DEX Aggregator ParaSwap Launches PSP Token on Heels of ENS Airdrop Excitement

After months of anticipation and a thorough “anti-Sybil” process, ParaSwap’s DAO is now live.

AccessTimeIconNov 15, 2021 at 8:37 p.m. UTC
Updated May 11, 2023 at 6:11 p.m. UTC

After years of community badgering, a long-awaited token airdrop is now live.

Exchange aggregator ParaSwap today announced the launch of its PSP governance token. The token is currently available to claim for some 20,000 eligible Ethereum addresses, and enables users to stake in liquidity pools in exchange for platform rewards, as well as participate in its newly formed decentralized autonomous organization (DAO) governance.

ParaSwap famously resisted tokenizing for years, and as recently as last month the project’s official social media channels claimed the team was “not planning” an airdrop:

In an interview with CoinDesk, ParaSwap founder Mounir Benchemled said the timing of the airdrop was contingent on the development of the base platform.

“We decided to prioritize the product over the token because our belief was that in order to have a token the reason had to be decentralization,” Benchemled said. “Let’s build a fantastic product, let’s reach a critical mass with users and volume, and then let’s move to tokenize and decentralize.”

One reason why ParaSwap may have played coy about an airdrop was the possibility of a Sybil attack, to which airdrops traditionally have been vulnerable.

A Sybil attack – named after a 1973 book about a girl named Sybil being treated for dissociative personality disorder – is one in which one account uses multiple fake addresses to gain disproportionate control.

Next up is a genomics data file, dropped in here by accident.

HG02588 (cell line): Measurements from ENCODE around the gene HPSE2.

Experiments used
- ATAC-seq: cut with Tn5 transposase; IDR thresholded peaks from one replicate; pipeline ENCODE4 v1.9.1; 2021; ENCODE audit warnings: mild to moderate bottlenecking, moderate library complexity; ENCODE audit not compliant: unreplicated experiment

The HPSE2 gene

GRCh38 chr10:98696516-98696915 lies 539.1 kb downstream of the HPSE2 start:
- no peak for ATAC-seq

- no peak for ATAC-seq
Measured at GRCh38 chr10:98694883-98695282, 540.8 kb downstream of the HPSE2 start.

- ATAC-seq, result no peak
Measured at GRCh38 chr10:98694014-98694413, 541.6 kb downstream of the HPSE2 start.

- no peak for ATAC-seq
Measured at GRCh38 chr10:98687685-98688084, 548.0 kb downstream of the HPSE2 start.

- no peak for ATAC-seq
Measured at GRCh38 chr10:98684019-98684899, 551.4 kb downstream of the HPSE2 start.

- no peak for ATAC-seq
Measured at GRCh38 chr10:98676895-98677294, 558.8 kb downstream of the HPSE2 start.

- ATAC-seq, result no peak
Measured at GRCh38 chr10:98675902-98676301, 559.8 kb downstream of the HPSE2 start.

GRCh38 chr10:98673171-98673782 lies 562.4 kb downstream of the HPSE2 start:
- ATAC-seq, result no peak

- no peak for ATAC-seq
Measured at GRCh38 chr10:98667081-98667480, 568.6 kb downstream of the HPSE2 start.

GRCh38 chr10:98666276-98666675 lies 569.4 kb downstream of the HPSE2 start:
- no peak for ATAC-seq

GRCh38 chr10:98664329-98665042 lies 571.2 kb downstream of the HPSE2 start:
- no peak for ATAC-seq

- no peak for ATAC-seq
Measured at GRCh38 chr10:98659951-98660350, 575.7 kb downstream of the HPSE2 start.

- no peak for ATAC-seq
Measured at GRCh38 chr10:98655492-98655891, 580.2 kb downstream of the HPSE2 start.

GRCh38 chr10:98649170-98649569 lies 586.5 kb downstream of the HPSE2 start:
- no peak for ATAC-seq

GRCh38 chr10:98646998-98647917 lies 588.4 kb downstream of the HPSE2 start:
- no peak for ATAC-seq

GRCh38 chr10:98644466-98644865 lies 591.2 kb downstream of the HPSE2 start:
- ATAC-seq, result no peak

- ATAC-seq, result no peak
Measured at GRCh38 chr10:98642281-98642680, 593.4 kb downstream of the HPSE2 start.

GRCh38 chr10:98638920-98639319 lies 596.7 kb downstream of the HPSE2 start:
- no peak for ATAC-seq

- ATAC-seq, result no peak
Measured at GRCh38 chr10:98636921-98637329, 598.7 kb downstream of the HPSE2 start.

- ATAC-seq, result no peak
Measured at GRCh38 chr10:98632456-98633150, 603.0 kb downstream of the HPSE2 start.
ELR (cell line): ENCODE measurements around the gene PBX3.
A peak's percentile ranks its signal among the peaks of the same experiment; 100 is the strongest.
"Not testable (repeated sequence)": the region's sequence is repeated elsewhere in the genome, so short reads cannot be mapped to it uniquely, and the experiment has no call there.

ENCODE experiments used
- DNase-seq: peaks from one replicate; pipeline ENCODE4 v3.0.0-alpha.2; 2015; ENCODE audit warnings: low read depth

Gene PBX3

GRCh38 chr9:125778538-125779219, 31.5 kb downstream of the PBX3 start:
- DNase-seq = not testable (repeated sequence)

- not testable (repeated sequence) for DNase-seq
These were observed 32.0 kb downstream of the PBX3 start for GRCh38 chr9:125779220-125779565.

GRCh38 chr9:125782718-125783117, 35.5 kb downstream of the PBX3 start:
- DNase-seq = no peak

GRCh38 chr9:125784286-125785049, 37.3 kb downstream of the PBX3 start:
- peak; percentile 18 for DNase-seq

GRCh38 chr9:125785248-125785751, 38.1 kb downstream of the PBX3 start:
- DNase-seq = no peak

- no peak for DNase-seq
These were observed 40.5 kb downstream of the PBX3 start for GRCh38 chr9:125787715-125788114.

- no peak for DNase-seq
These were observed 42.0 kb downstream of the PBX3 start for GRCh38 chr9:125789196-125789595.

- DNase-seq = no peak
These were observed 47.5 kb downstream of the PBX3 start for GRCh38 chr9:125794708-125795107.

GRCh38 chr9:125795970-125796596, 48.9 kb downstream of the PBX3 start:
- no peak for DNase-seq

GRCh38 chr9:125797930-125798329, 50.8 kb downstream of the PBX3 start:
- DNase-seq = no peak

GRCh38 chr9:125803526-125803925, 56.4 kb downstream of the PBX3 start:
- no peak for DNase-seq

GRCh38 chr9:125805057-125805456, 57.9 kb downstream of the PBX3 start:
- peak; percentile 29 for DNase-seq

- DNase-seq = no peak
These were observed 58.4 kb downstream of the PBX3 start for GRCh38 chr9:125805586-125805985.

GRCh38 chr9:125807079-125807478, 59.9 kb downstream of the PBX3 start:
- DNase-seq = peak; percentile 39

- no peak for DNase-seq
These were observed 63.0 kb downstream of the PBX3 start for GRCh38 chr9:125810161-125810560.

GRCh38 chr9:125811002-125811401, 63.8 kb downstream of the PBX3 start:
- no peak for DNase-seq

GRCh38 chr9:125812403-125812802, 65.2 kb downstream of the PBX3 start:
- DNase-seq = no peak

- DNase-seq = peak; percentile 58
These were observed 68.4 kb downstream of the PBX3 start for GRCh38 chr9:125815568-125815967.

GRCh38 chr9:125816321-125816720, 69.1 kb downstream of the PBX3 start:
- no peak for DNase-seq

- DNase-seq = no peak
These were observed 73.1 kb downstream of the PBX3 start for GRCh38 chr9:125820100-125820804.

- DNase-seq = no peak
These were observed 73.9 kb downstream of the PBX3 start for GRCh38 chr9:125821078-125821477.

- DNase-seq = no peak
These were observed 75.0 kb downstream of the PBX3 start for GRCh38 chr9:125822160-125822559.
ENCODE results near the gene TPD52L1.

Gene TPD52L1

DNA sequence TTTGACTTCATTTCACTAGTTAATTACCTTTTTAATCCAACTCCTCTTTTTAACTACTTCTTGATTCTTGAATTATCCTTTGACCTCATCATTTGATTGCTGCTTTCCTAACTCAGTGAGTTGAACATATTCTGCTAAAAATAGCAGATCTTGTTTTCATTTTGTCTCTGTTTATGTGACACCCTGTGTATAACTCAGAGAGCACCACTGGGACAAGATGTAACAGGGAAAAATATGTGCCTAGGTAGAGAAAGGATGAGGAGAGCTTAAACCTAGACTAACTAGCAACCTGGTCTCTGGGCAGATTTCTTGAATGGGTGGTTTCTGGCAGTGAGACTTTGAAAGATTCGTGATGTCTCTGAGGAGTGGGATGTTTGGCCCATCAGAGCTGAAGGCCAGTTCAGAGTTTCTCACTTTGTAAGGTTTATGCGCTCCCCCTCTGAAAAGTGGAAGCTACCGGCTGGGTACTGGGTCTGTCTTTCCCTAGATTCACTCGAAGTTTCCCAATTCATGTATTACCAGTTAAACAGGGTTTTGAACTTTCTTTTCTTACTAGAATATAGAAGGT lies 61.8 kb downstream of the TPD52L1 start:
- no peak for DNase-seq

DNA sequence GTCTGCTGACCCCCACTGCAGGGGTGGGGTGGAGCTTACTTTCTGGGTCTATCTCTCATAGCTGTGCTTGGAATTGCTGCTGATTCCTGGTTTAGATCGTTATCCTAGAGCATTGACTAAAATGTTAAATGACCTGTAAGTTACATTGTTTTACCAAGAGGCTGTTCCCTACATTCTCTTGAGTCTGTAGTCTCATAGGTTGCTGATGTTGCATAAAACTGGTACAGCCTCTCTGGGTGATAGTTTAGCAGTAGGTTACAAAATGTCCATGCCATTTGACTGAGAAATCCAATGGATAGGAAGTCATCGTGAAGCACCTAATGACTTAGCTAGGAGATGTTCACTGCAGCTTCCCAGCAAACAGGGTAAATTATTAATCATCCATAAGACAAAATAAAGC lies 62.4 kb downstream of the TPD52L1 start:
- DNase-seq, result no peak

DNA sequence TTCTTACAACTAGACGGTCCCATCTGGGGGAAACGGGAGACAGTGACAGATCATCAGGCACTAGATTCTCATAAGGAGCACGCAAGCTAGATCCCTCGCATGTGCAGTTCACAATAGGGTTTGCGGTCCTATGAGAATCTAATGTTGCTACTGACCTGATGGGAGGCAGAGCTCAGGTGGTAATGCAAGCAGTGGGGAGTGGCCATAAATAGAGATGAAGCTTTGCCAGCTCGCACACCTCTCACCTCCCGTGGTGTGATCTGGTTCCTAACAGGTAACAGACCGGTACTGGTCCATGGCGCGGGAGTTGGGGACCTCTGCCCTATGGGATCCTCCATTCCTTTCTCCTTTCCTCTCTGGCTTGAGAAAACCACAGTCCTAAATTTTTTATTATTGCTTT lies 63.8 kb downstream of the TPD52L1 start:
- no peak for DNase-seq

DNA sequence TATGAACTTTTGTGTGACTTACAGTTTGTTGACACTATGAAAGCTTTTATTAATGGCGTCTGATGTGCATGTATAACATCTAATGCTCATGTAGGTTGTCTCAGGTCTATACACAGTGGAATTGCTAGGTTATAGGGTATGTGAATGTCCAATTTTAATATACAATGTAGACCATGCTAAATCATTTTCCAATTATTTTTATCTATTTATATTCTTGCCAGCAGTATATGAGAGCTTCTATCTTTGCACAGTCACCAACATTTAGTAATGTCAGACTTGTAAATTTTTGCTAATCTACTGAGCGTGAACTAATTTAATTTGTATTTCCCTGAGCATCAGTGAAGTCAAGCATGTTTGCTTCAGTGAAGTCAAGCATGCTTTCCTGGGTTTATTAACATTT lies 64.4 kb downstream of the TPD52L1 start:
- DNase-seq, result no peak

Previous high-profile releases have been marred by controversy, such as Ribbon Finance’s RBN release, which was found to have been exploited via a Sybil attack by venture capital firm Divergence Ventures.

Another buzzy airdrop in recent weeks, Ethereum Name Service, took the unique step of requiring claimants to first vote on the DAO’s initial constitutional articles.

One ENS team member chimed in on Twitter, saying that the tokens represented “responsibility,” not “free money.”

Gamed drops

Statistics show there was a reason for ParaSwap’s caution.

Per a data dashboard from the team, over 1.3 million addresses have interacted with the aggregator, with many of those addresses seemingly trying to game the distribution.

“The vast majority are farmers, and some of them are quite sophisticated. They use bots, sending tokens to thousands of wallets – sometimes tens of thousands of wallets – and they’re not real, active users,” Benchemled told CoinDesk.

As a result, the team has pared down eligible addresses to 20,000 that fulfill particular parameters – just .015% of all addresses that have interacted with the two-year-old protocol.

ParaSwap is releasing 21% of its tokens out of the gate: 7.5% will go to the airdrop and 6% will be allocated for the staking program, leaving 7.5% for the DAO to distribute as it sees fit – possibly in a liquidity mining scheme rewarding future users.

The remaining tokens are tied to a multiyear timelock schedule and reserved for the team, investors and future ecosystem development. ParaSwap raised a $2.7 million seed round in 2020 from a total of 32 investors.

Eligible users can now claim from the ParaSwap interface.


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Andrew Thurman

Andrew Thurman was a tech reporter at CoinDesk with a focus on DeFi.

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